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      About the only benefit from a shrouded hammer revolver is you can shoot it from a pocket (like your jacket,not pants pocket) if need be and the gun will go off with no chance of the pocket or lining material wrapping in between the hammer and frame causing no boom.This is normally a carry where you don't have it in a pocket holster and are forced or stumble into a bad area.When the signs dictate it you just put your hands in your pockets and hold the gun just in case.If you do need to use it,the preferred way is push your hand,gun and jacket out forward some to get the cylinder gap in front of you,if you shoot your jacket is junk from the flames and spatter coming from the cylinder gap,but a jacket is the least of your worries if you had to do it.You could pull the trigger with the gun back at your body,but I wouldn't if I didn't have to.

      That is one drawback to revolvers,that damn cylinder gap.Shooting an auto at night isn't bad if the powder has some flash suppressant in it,it will actually illuminate your target better for you in real low light.With the revolver,that blast coming out of the gap can be freakin blinding,especially when you hit the 357mag.I used to hate night qualifying with the revolver because I was blind after a cylinder full.The 38 reloads weren't too bad,but the full house 357s were brutal on the eyes.If you've ever had your head hit hard enough to have a whiteout,bingo every shot.

    14. #14
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      I can't vote, I carry a stainless model 60. My wife on the other hand carries the 642.

    15. #15
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      thanks for the advice. im still unsure what to get between the two.

    16. #16
      Member wjh2657's Avatar
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      If you are buying it strictly for HD then go for the Model 60 in stainless. It is heavier and has a tad longer barrel. Both of these lead to a better gun for shooting and more accuracy.

    17. #17
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      if i get a model 60, could i put Square grips on them instead of the rounded grips?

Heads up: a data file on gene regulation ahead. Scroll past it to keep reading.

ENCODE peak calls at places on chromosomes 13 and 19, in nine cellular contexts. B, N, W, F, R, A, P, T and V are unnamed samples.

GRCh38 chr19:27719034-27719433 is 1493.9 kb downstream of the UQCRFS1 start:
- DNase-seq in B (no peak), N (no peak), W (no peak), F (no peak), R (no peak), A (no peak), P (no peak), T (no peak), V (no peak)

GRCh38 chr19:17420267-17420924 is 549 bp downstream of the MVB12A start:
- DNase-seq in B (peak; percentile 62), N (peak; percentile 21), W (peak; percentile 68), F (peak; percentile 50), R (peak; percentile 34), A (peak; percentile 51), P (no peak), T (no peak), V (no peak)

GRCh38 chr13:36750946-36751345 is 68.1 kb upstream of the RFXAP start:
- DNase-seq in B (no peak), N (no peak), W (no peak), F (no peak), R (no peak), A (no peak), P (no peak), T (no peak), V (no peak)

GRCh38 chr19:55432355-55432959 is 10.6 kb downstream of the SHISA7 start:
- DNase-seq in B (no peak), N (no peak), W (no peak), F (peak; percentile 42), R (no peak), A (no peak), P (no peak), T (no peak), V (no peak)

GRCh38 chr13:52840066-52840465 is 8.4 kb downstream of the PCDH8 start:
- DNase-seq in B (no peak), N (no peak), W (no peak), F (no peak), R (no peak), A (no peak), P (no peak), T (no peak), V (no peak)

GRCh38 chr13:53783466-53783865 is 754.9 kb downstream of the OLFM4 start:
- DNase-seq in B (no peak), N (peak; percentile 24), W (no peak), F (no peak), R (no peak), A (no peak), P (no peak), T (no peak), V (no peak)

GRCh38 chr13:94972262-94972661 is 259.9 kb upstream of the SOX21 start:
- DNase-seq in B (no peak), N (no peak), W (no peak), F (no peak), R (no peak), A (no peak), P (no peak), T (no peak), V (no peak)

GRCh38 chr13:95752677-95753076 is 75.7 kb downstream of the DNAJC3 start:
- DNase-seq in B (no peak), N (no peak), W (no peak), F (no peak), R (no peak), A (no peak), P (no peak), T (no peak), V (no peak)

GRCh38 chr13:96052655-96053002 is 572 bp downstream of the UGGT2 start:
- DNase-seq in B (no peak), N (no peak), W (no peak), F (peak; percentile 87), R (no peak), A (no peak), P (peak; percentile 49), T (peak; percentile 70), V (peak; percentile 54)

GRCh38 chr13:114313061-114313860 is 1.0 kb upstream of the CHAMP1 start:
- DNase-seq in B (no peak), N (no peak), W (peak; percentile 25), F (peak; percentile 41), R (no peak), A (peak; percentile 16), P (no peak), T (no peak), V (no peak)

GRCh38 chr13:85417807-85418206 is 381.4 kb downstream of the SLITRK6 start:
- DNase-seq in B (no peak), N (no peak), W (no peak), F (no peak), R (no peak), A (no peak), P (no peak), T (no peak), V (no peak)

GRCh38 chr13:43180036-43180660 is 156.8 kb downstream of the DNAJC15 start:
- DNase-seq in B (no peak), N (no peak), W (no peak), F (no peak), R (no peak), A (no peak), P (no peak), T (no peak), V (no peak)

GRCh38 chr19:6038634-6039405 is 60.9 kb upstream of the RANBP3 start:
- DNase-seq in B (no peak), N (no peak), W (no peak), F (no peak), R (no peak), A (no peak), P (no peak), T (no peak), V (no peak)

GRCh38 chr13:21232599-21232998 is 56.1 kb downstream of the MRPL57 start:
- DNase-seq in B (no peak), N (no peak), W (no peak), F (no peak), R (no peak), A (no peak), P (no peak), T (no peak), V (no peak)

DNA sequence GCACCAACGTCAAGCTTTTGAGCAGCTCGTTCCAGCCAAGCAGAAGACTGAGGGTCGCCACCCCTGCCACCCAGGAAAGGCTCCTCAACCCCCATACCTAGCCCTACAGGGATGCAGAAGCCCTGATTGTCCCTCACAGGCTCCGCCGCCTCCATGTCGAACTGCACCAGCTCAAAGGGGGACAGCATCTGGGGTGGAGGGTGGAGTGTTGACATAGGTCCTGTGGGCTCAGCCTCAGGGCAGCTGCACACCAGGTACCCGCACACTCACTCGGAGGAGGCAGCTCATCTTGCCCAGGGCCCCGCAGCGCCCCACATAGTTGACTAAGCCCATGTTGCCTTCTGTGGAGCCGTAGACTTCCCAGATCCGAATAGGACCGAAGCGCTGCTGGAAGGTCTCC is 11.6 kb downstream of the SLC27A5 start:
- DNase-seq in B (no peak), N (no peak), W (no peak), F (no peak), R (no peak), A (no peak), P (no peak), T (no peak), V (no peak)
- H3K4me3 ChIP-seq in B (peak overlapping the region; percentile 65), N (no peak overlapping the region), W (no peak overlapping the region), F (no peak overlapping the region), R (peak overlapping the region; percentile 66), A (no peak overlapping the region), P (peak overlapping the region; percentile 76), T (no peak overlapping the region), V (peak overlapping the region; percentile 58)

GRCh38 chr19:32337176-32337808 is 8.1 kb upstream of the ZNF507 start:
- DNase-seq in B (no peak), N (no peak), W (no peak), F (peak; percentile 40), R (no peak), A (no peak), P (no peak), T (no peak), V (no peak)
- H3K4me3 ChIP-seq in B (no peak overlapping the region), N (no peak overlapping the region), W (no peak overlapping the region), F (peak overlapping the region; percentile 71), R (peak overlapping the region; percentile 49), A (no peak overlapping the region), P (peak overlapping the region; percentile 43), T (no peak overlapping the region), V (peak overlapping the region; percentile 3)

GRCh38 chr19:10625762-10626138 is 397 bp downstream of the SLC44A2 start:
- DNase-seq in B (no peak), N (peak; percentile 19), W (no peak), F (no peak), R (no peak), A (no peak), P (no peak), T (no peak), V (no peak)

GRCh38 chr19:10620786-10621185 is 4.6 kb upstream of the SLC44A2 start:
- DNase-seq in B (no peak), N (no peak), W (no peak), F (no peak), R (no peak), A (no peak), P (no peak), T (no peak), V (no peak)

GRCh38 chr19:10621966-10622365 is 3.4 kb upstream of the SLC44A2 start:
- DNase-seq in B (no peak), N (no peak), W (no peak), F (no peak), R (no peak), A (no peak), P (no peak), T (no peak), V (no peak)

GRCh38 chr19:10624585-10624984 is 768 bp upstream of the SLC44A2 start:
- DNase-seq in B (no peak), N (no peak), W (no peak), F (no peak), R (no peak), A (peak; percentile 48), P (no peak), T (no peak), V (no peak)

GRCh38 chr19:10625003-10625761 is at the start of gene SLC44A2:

18. #18
      rex
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      If you mean as in the gripfame being square instead of round butt,yes but you'll have to look.You just can't go the other way.Last I knew years ago there were only a handful of them around but that may have changed.

    19. #19
      Senior Member desertman's Avatar
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      I have four J frames, models 642, 442, 49, and 640, the finish on the 642 is God awful! Started coming off after about 3 months, not just wearing off, but flaking off, I swear they must have used nail polish. The 442 is holding up much better. S&W offered to re-finish it (642) but it would be the same crappy finish that is on it, so I'll probably do it myself with Dura Coat. Overall I prefer the model 640 .357 all stainless, finish certainly is not an issue, it will accept all .38 Specials including .357 Magnum which I don't recommend using it with. Because of it's extra weight it is quite manageable with .38+P and having been made to accept the .357 you can practice a lot with .38's without fear of wearing out the gun. The Model 49 Bodyguard with it's shrouded hammer or any other model of that design attracts a ton of lint and dirt and has to be cleaned more often as the crud gets in between the hammer and frame giving it a gritty feel as you squeeze the trigger. Enclosed hammers are much better, exposed hammers will also attract a lot of grit, as these revolvers are often carried in your pocket. Remember, these guns are not designed for target practice, so exposed hammers serve no real purpose when used for self defense as these weapons were originally designed. Round grips with a Tyler "T" adapter is a good way to go for maximum concealment and shoot ability, rather than a square butt. Again they're not target pistols. Hope this helps.

    20. #20
      Member DanP_from_AZ's Avatar
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      I've had a 642 for two and 1/2 years. I don't like "the look" compared to the exposed hammer guns.
      But, I bought it for when I need deep concealment functionality, not for its looks. I have CT Laser grips on it.
      It is not my primary CCW EDC. And, unlike a post above, my 642's finish is still "perfect". After a LOT of ammo.

      I find I need to practice quite often with the J-frame to be "reasonably proficient". Just as the same practice
      is needed for my SIG P290 semi-auto. What they have in common is they both weigh 15 oz. unloaded.

      Many other guns I have such as 9mm Beretta 92 or .45 Long Colt single actions I can shoot pretty well
      after a "layoff". The only thing they have in common is "larger size and more weight" than the CCW guns.
      Just another example of not being able to violate the laws of physics.

      P.S.
      My Ruger Alaskan 2 1/2" barrel "super snubby" in .454 Casull with full power loads at night has some
      REALLY impressive barrel and cylinder gap flashes. Kinda like being hit with a strobe. And, you REALLY
      need to make sure where your off-hand is placed. So far, I haven't made a "cylinder gap mistake".